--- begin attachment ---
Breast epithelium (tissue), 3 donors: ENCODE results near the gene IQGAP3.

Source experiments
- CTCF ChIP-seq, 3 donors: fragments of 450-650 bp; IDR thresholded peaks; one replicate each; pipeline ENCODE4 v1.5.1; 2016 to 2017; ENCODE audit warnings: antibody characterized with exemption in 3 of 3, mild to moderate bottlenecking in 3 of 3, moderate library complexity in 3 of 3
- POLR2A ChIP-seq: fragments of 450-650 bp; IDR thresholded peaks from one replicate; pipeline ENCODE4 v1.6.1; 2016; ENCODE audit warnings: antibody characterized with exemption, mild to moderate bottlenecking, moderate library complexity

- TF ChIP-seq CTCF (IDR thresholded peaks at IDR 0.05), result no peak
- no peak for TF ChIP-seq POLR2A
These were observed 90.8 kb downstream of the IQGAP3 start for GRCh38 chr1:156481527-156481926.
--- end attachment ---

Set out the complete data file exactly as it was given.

Breast epithelium (tissue), 3 donors: ENCODE results near the gene IQGAP3.

Source experiments
- CTCF ChIP-seq, 3 donors: fragments of 450-650 bp; IDR thresholded peaks; one replicate each; pipeline ENCODE4 v1.5.1; 2016 to 2017; ENCODE audit warnings: antibody characterized with exemption in 3 of 3, mild to moderate bottlenecking in 3 of 3, moderate library complexity in 3 of 3
- POLR2A ChIP-seq: fragments of 450-650 bp; IDR thresholded peaks from one replicate; pipeline ENCODE4 v1.6.1; 2016; ENCODE audit warnings: antibody characterized with exemption, mild to moderate bottlenecking, moderate library complexity

- TF ChIP-seq CTCF (IDR thresholded peaks at IDR 0.05), result no peak
- no peak for TF ChIP-seq POLR2A
These were observed 90.8 kb downstream of the IQGAP3 start for GRCh38 chr1:156481527-156481926.